Whatever Chicago Cubs “Committed” to, it’s not their ad campaign
Earlier this year — in May, to be exact — the Chicago Cubs hosted their annual 5K, called the “Race to Wrigley.” There are lots and lots of 5K races in Chicago over the course of a year, and it’s sometimes a challenge to find one that stands out; but the Wrigley race certainly does. Not only does it go down the typically congested streets near the ballpark, but it ends up with the runners entering a gate along Waveland Avenue, running inside the lower concourse of the park, and exiting through the main gate at Clark and Addison Streets. From there, it’s a short distance past the Ernie Banks statue out front and across the finish line. No other race can offer that to its participants, and the race is very popular as a result.
The weekend before the race, I went to the gift shop located across the street from Wrigley Field, to pick up the t-shirt and running bibs for some of the participants. And as I was looking at the exterior of the park, I took a few pictures of the way it had been festooned for the season. I even wrote a piece questioning the wisdom of using a single word — Committed — in their advertising for this season. Errors are what get committed in baseball and, at the time, the Cubs had committed more of them than any other team in baseball. They’ve come down to 11th in the majors as of this writing, in case you’re interested.
If you go to the Cubs’ website today, you’ll see the “Committed” banner on their home page. You’ll also hear the campaign on the radio, with the tagline “The Cubs are Committed. Are you?” The idea being that listening to snippets about hard-core Cubs devotees are somehow supposed to motivate you to go to the ballpark and show your allegiance, too.
But there’s a problem with that line of thinking, and it dates back at least to the Pearl Jam concert on July 19. On that day, I took some pictures of the Wrigley Field marquee, and I didn’t think too much about the missing banners and “Committed” signage outside the ballpark. I was as caught up in the moment with everyone else, and small details like how the Cubs were marketing themselves didn’t concern me at that time.
But as I returned to Wrigley at the end of August, looking for some ideas to write about for this column, I took some more pictures of the marquee, and I noticed that player banners and the word “Committed” were still gone. And a look at the Wrigley Field cam across the street from the ballpark reveals they still aren’t there, and they likely aren’t going to be back before the end of the season, either.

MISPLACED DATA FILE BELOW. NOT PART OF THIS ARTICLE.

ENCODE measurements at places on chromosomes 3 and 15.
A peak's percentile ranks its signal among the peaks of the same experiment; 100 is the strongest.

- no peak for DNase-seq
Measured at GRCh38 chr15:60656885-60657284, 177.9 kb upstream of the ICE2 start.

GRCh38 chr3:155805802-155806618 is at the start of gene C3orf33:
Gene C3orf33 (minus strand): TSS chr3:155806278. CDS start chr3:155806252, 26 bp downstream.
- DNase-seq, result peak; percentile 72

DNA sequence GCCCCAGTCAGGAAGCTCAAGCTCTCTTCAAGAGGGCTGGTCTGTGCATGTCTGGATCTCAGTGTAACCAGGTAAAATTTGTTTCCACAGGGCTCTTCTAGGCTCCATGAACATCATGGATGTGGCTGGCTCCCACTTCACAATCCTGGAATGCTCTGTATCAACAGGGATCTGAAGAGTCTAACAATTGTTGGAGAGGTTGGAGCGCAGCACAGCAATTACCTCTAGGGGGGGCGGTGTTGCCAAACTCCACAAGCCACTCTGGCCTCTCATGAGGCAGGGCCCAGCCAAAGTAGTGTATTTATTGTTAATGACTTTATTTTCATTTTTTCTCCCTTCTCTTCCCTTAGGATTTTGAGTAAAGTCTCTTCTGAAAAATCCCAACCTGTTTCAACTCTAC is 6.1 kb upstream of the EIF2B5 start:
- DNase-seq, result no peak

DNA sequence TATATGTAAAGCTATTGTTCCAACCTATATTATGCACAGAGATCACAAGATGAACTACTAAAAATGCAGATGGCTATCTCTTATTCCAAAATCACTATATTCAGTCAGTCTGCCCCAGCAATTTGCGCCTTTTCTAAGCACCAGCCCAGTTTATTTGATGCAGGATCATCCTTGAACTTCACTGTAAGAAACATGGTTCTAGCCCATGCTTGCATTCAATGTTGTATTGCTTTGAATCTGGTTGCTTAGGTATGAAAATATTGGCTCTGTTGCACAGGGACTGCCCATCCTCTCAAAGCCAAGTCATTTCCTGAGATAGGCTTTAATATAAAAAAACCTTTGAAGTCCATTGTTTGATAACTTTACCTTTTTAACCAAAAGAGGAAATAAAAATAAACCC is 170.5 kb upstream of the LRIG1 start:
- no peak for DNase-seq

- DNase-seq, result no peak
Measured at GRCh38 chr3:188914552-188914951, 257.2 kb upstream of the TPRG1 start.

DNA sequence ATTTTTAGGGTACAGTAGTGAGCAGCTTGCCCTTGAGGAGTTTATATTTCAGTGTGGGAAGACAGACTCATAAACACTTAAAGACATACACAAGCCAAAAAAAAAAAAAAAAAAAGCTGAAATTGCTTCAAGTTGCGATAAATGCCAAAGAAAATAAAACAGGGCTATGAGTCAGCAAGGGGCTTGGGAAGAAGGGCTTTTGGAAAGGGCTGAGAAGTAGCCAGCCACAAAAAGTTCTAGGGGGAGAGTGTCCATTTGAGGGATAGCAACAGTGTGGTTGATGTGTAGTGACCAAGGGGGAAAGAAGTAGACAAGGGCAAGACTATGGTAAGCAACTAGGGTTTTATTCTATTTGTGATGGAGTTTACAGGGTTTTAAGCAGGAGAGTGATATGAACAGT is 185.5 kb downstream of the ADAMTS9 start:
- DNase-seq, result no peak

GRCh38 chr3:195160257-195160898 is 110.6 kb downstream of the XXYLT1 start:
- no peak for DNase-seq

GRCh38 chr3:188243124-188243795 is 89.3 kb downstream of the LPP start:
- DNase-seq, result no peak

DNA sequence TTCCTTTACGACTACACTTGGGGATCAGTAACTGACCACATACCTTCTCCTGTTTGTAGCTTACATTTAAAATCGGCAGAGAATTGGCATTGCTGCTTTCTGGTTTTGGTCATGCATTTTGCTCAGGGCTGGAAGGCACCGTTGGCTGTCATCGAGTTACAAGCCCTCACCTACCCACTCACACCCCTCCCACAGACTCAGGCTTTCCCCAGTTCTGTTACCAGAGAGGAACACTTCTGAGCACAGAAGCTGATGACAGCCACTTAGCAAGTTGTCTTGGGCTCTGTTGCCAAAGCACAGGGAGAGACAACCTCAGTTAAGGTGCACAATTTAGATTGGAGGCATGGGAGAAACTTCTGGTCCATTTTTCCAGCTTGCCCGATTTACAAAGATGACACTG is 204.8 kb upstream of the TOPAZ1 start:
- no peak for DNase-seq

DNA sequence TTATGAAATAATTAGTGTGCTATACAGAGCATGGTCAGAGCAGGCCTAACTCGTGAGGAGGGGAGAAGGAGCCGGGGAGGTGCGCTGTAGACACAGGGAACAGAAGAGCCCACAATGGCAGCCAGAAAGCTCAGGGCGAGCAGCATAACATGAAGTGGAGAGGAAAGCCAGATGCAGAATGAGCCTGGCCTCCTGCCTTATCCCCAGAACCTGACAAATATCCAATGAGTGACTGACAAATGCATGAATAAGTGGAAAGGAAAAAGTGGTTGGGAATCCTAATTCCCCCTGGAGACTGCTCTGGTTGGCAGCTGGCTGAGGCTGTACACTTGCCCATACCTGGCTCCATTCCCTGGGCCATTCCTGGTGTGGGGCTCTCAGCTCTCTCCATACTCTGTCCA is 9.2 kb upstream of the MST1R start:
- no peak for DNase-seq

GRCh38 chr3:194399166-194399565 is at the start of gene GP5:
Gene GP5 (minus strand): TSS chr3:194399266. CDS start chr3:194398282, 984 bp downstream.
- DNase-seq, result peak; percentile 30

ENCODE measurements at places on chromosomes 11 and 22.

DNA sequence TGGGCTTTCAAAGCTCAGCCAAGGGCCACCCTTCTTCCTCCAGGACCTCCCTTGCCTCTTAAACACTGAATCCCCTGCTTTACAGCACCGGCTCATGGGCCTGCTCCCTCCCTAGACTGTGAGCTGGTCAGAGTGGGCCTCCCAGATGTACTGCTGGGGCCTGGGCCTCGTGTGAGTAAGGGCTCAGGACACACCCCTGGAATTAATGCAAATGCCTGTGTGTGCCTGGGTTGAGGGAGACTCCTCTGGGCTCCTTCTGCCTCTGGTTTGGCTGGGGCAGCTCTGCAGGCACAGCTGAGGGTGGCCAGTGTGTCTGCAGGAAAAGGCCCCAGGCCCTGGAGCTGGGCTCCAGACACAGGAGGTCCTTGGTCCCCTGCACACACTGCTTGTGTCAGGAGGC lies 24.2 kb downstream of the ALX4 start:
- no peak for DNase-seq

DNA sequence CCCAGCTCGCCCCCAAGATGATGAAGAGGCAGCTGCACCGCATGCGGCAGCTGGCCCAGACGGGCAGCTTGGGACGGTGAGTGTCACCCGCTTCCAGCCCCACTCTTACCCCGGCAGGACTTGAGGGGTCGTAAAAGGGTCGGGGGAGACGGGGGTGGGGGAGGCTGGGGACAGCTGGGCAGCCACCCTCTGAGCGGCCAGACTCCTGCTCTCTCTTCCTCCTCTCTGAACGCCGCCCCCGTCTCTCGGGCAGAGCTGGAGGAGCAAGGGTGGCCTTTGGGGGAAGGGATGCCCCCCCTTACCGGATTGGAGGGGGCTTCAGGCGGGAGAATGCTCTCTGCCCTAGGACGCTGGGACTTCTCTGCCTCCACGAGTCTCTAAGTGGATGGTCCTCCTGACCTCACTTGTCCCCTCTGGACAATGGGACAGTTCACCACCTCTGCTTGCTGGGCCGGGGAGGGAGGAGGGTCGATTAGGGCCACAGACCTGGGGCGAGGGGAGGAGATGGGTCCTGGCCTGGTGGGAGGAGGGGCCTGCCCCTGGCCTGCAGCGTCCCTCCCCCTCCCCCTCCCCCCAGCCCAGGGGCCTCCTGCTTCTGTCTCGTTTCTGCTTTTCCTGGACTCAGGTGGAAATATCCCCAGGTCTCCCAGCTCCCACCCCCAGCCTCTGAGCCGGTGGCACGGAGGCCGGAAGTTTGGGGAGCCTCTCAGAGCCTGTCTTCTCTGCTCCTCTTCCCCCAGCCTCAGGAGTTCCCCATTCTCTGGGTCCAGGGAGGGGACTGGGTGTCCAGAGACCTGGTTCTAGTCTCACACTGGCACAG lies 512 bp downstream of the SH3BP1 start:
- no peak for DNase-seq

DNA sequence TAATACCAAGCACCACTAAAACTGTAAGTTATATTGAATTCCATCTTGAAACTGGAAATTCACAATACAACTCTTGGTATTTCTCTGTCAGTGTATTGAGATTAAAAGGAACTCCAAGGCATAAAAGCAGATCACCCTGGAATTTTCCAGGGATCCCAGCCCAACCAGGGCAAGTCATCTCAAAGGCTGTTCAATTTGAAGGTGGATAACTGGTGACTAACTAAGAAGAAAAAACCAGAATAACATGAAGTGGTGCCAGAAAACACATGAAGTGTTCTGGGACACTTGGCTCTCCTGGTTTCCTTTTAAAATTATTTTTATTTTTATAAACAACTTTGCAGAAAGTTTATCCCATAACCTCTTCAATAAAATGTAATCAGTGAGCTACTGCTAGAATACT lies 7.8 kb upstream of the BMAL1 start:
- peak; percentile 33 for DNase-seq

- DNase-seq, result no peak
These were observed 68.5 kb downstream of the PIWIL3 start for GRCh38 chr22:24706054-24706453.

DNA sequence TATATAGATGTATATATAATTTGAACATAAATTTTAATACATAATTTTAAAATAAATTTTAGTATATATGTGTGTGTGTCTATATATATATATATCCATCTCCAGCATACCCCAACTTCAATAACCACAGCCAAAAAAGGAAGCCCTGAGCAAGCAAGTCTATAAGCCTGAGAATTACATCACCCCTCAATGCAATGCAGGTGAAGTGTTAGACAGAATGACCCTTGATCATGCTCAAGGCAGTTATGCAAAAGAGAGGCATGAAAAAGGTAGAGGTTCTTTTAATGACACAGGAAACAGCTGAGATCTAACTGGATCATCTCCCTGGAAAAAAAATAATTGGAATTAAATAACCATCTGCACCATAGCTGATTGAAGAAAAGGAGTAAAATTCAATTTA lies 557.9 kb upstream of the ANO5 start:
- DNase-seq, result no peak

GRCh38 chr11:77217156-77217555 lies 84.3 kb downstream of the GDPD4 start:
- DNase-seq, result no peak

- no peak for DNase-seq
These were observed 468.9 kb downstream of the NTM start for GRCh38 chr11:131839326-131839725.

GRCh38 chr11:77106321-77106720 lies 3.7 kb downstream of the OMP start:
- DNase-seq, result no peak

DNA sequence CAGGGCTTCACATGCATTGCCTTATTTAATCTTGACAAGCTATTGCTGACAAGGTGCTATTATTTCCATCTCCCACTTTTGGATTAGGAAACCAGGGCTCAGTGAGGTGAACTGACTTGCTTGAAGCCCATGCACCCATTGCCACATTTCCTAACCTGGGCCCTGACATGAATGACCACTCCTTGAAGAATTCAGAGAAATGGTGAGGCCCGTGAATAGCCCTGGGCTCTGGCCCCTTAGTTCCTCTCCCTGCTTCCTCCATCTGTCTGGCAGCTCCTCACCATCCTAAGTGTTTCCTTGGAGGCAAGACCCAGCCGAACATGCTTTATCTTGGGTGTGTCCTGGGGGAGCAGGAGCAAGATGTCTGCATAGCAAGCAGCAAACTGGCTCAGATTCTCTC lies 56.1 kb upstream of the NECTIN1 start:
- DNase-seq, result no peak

Part of the problem, certainly, is that five of the 12 players who had banners with their likeness back in May — Matt Garza, Alfonso Soriano, Carlos Marmol, Scott Feldman, and David DeJesus — have since departed the team through trades with one organization or another. Another, Kyuji Fujikawa, had Tommy John surgery in June and is out for the season. That leaves five holes, at least, which would need to be filled in.
But why not give some recognition to the players who have done surprisingly well this year? Travis Wood has had a fine season, and putting up a banner to take the place of Matt Garza’s would have been a nice honor for him. Likewise, Kevin Gregg has become the closer that either Marmol or Fujikawa was supposed to be, and yet he was not recognized in the way that they were when the season was young. Junior Lake has become something of a rookie phenom on the North Side this season, and Welington Castillo has had a respectable year behind home plate. Even Nate Schierholtz has come up with a season most didn’t expect from him, and while Donnie Moore will never be the Cub Andre Dawson was, he has given Cubs fans reason to cheer for number 8 again.
Any of these players would probably love seeing their name and likeness on the exterior of Wrigley Field, just like Anthony Rizzo and his at-or-below-.200-in-every-month-but-May performance this year. Jeff Samardzija is 8-11 and he had a banner, so why did Travis Wood and his 8-11 record not merit one, as well?
My question is why use a word like “Committed” for an ad slogan, and then not actually commit to keeping it in place for the duration of the season? Isn’t that what “committed” actually means?
Nobody has called the Cubs out on this. In the end, a winning product on the field is more important than the banners hanging outside the park. But if the Cubs want to get some banners to hang inside the park, perhaps they should examine what the banners outside the park really mean.